Yes, it’s part of the culture. I will say though, and I’m an Israeli citizen, I’ve been one for the past 14, 15 years. It was so interesting throughout Covid, Stephan, we all did great. Even during the bombings, everybody was fine. 

Life goes on.

It was afterwards that all of a sudden it was like we were just exhausted, and just the feeling of how much more we can take, but the cafes filled up right away, and we were out swimming, and we were on the beach and I’m a rower. I’m down at the rowing club every morning. Life goes on.

Life goes on. All right, let’s talk about how you’ve gotten into gardening, and how important this is for our listeners to understand the benefits, and just the cathartic release and the benefits for our listeners. 

I would even take it a step further. When I wrote my book, Digging Deep, the original one in 2004, it was the first book that addressed gardening as a conduit for spirituality, creativity, and health. Now it’s being written about a lot.

For me, it’s such an integral part. I think what’s happened in western culture is that we now talk about connecting with nature, because we are so disconnected. In fact, we are nature. Curious, and until we claim this as our rightful self, that we are no different than trees, the flora and the fauna that were integral to all of this, and that we don’t control it, we’re missing out. 

From nature, we learn wisdom, we learn about the meaning of life. Yes, gardening is something I’ve been passionate about for, I don’t even want to tell you how many decades. The underneath piece of getting your hands in the soil beyond co-creating with nature is really something incredibly primitive, primordial, an archetype of the meaning of life. I always say to people, before you get into therapy, go spend time in the garden. 

Because it pulls you into a zone, it pulls you into another portal of consciousness if you allow it to, that will infuse you with a meaning for life that you might not experience, dare I say, otherwise. Nature is solely a place where it is the great equalizer.

We are nature.

It’s so magical, it’s so miraculous. The things that grow in the ground and how they grow, it’s just awesome. 

It sounds like you’ve gotten your hands in the dirt somewhat. 

When I was a child, I did a little bit of gardening. My aunt was into it, and then when I lived with my foster mother, she was into it as well. I can appreciate it. I didn’t carry that over into my adulthood in terms of continuing it on but I do appreciate it. 

Just going, I always tell people, just even on a break, now people are working from their home, but in past lives, when you were working in the city, go outside on a break for your lunch, sit under a tree, and just breathe in the air. Trees are majestic beings that we can learn so much from. 

I’ve had so many great privileges and one was when I used to have a garden in suburban Philadelphia, and I ran community projects with inner-city kids, and they would come to my garden. To watch them come alive, kids, and not just from inner cities, but also the suburbs of Philadelphia, they had never seen tomatoes grow on a vine. Just the basics and the excitement, like you said, the magic, the mystery, it’s all there. It’s better than any sci-fi movie that I know of. 

Yes. One thing I learned recently is that trees have souls. I never realized that and I actually learned this this year. There’s a holiday called Tu BiShvat, which I know you’re familiar with. I was in Israel for that holiday. My sister-in-law told me about the trees having souls and once she said it, like, “of course, they do.” It makes total sense and the way that I’ve connected with the trees in the past and still do makes all the more sense.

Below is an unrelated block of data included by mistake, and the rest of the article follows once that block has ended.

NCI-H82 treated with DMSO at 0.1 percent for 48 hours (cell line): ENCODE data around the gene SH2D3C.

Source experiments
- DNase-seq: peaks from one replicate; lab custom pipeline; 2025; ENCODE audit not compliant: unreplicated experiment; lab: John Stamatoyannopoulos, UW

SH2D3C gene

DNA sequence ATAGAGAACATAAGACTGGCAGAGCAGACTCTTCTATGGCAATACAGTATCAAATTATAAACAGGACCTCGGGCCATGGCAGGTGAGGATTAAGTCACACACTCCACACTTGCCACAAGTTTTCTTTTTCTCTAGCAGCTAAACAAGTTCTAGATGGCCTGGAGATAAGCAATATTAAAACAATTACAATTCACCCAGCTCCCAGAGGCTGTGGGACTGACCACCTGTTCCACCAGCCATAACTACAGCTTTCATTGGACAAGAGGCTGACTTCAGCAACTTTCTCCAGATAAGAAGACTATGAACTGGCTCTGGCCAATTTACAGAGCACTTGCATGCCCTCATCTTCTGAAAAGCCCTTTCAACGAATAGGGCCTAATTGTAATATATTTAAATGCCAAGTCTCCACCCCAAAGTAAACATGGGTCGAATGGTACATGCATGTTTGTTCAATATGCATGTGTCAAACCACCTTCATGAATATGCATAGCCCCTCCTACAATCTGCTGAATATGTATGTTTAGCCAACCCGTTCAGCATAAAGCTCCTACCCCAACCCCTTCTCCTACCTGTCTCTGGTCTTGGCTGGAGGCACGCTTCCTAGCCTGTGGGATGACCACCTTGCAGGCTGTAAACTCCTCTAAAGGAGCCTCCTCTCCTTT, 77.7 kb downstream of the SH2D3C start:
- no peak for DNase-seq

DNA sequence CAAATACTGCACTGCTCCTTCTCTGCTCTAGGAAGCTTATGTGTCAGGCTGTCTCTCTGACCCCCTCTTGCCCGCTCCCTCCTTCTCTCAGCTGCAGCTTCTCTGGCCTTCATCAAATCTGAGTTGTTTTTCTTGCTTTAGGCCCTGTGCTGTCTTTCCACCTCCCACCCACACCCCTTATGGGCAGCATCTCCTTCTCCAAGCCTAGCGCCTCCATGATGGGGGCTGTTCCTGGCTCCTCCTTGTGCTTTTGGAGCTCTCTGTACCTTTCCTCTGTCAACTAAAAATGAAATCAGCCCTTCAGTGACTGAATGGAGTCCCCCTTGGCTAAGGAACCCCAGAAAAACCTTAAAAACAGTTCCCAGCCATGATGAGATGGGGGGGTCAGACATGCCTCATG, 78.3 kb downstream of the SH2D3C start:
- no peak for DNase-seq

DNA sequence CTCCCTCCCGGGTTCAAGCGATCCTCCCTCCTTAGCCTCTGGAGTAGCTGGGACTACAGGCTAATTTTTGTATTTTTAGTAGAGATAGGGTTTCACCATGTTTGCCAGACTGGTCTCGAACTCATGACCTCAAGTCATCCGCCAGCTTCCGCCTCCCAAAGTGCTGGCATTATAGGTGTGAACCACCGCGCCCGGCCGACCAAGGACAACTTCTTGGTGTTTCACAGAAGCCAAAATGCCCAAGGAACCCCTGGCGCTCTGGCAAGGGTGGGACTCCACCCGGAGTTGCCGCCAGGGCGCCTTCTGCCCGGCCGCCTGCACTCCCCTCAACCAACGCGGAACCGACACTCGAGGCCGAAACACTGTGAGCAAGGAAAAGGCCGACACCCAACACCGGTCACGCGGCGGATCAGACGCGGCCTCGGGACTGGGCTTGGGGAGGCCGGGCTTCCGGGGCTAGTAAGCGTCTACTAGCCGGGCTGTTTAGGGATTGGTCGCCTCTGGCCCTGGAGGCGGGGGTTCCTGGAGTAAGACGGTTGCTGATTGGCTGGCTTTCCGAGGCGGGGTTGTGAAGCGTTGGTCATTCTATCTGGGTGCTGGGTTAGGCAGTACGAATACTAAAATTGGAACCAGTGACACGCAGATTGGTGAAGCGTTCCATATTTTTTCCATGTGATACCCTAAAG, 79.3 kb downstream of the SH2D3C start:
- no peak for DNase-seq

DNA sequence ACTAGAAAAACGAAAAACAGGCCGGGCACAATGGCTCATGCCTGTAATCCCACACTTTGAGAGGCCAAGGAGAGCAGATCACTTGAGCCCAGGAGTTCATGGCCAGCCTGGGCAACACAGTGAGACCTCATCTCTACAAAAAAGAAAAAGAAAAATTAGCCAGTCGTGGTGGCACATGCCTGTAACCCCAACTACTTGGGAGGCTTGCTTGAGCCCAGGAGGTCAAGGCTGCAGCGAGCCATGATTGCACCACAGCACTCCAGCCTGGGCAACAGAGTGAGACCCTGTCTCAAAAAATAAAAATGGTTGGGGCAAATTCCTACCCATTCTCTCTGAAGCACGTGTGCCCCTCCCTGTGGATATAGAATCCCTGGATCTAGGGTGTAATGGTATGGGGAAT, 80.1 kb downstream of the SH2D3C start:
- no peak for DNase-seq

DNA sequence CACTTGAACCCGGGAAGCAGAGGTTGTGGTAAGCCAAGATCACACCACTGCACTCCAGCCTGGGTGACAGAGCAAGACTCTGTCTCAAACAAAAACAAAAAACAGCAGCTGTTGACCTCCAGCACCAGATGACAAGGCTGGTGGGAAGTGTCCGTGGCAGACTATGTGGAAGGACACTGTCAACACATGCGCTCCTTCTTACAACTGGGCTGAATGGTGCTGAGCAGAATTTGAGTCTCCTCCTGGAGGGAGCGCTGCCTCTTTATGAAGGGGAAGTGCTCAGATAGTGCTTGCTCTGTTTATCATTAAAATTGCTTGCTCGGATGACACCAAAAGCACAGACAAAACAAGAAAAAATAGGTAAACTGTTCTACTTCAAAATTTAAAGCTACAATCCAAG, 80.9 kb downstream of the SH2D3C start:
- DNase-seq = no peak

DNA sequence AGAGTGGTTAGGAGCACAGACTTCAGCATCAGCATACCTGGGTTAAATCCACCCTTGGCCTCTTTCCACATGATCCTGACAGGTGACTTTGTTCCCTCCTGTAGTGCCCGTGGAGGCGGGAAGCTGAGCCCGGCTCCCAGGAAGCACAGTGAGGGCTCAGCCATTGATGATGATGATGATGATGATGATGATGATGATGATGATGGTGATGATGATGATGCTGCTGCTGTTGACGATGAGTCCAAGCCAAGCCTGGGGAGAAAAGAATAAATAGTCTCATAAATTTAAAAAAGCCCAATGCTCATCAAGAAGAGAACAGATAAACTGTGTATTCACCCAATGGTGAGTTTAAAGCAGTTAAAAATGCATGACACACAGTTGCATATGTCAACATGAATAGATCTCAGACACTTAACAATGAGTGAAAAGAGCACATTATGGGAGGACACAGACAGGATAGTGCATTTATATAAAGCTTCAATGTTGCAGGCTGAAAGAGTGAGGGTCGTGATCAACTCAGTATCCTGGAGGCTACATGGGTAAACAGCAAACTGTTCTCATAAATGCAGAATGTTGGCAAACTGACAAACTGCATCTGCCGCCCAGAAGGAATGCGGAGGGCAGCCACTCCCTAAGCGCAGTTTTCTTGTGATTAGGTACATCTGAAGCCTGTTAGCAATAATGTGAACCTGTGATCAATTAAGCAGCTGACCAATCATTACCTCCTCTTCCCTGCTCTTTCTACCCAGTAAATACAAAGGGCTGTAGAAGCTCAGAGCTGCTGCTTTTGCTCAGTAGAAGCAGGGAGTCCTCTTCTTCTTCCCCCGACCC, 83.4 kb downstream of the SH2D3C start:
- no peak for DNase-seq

It’s a place of comfort, beauty, and grace.

When you think back, I used to have a talk radio show on CBS, a gardening one, it was almost like a spiritual calling where people at 6 AM, we get on, and truckers throughout the country would get on. We all have childhood memories, something with nature. It doesn’t matter what, and a lot of us have trees as part of our childhood memory. You are right on target that they do have souls, and it’s a place of comfort, beauty, and grace. I understand what you’re saying for sure. 

Beautiful. What has been a pivotal or a transcendental moment in your life that involves nature, the forest, the trees, the plants, the gardens?

It’s only in hindsight. That’s a great question, Stephan. I was raised in the very middle class. It’s not like I was raised out on a farm somewhere in the southwest or Vermont. It’s the small things that I remember when I was a child like the smell of the boxwoods sitting under a willow tree, a huge majestic willow tree in Rochester, New York. 

To our new home in Rochester, after moving from Dallas, we pulled up the driveway, I got out, and there were rows of peonies, which are these glorious aphrodisiac flowers, and I put my face in one to smell it. You could say it was an altered state at that point.

In hindsight, in university, I had 50 plants in a basement apartment. I was always immersed without even knowing I was immersed. It wasn’t until we moved to this home, a new home, when I was the mother of an infant and a newborn, where it was really ugly. It was like a McDonald’s, McMansion, whatever, and the landscaping was so bad, I mean ugly, that I became more than a weekend gardener. I went from this weekend gardener to well-known in the field, and more importantly just to this day there’s nothing I love more than being in a garden and being in nature.

Before you get into therapy, spend time in the garden.

I think like most people, if you’re curious by nature, you will do anything to learn as much about it as you possibly can. I ended up apprenticing at a DuPont garden and I was studying like crazy. There’s nothing I love more doing than being out in the garden, getting my hands in the dirt, and planting. I’ve traveled around the United States talking for years about gardening, and garden shows, and other forums.